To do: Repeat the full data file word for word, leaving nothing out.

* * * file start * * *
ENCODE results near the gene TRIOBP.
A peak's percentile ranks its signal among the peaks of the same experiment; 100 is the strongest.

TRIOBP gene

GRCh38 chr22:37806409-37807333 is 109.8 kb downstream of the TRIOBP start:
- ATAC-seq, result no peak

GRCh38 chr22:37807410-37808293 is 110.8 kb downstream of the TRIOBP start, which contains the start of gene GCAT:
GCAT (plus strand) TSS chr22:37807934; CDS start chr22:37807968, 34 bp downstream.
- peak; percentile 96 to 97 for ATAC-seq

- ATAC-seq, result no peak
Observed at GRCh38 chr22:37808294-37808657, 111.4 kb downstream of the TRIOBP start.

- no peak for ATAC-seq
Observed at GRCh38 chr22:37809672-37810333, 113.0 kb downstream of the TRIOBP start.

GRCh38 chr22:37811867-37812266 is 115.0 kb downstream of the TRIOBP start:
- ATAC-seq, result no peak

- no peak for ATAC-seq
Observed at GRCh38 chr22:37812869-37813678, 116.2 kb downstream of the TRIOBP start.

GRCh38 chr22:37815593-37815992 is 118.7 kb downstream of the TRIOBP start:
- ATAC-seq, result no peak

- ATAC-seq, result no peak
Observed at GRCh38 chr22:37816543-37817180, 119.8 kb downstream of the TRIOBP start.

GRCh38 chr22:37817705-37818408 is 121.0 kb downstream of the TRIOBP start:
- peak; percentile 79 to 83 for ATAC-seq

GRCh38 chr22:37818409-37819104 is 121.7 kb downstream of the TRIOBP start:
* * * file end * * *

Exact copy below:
ENCODE results near the gene TRIOBP.
A peak's percentile ranks its signal among the peaks of the same experiment; 100 is the strongest.

TRIOBP gene

GRCh38 chr22:37806409-37807333 is 109.8 kb downstream of the TRIOBP start:
- ATAC-seq, result no peak

GRCh38 chr22:37807410-37808293 is 110.8 kb downstream of the TRIOBP start, which contains the start of gene GCAT:
GCAT (plus strand) TSS chr22:37807934; CDS start chr22:37807968, 34 bp downstream.
- peak; percentile 96 to 97 for ATAC-seq

- ATAC-seq, result no peak
Observed at GRCh38 chr22:37808294-37808657, 111.4 kb downstream of the TRIOBP start.

- no peak for ATAC-seq
Observed at GRCh38 chr22:37809672-37810333, 113.0 kb downstream of the TRIOBP start.

GRCh38 chr22:37811867-37812266 is 115.0 kb downstream of the TRIOBP start:
- ATAC-seq, result no peak

- no peak for ATAC-seq
Observed at GRCh38 chr22:37812869-37813678, 116.2 kb downstream of the TRIOBP start.

GRCh38 chr22:37815593-37815992 is 118.7 kb downstream of the TRIOBP start:
- ATAC-seq, result no peak

- ATAC-seq, result no peak
Observed at GRCh38 chr22:37816543-37817180, 119.8 kb downstream of the TRIOBP start.

GRCh38 chr22:37817705-37818408 is 121.0 kb downstream of the TRIOBP start:
- peak; percentile 79 to 83 for ATAC-seq

GRCh38 chr22:37818409-37819104 is 121.7 kb downstream of the TRIOBP start: